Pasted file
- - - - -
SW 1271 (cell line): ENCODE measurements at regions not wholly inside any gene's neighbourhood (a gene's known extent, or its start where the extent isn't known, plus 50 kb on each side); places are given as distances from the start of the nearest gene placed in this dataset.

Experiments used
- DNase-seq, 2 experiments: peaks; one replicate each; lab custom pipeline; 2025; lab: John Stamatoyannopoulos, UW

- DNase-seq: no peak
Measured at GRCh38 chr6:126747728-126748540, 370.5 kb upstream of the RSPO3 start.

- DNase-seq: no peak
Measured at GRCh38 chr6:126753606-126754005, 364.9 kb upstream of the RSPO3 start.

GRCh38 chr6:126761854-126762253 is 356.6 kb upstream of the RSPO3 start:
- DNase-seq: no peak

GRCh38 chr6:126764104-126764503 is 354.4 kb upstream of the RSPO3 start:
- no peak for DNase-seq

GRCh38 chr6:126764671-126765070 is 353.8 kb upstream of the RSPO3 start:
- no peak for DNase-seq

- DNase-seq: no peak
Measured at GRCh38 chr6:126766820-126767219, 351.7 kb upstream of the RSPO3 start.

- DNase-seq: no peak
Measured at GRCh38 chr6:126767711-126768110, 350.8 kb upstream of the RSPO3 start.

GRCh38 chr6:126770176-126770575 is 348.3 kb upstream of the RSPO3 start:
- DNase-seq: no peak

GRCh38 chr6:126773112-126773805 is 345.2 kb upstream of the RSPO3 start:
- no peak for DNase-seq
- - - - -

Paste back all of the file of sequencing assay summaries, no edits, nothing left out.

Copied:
SW 1271 (cell line): ENCODE measurements at regions not wholly inside any gene's neighbourhood (a gene's known extent, or its start where the extent isn't known, plus 50 kb on each side); places are given as distances from the start of the nearest gene placed in this dataset.

Experiments used
- DNase-seq, 2 experiments: peaks; one replicate each; lab custom pipeline; 2025; lab: John Stamatoyannopoulos, UW

- DNase-seq: no peak
Measured at GRCh38 chr6:126747728-126748540, 370.5 kb upstream of the RSPO3 start.

- DNase-seq: no peak
Measured at GRCh38 chr6:126753606-126754005, 364.9 kb upstream of the RSPO3 start.

GRCh38 chr6:126761854-126762253 is 356.6 kb upstream of the RSPO3 start:
- DNase-seq: no peak

GRCh38 chr6:126764104-126764503 is 354.4 kb upstream of the RSPO3 start:
- no peak for DNase-seq

GRCh38 chr6:126764671-126765070 is 353.8 kb upstream of the RSPO3 start:
- no peak for DNase-seq

- DNase-seq: no peak
Measured at GRCh38 chr6:126766820-126767219, 351.7 kb upstream of the RSPO3 start.

- DNase-seq: no peak
Measured at GRCh38 chr6:126767711-126768110, 350.8 kb upstream of the RSPO3 start.

GRCh38 chr6:126770176-126770575 is 348.3 kb upstream of the RSPO3 start:
- DNase-seq: no peak

GRCh38 chr6:126773112-126773805 is 345.2 kb upstream of the RSPO3 start:
- no peak for DNase-seq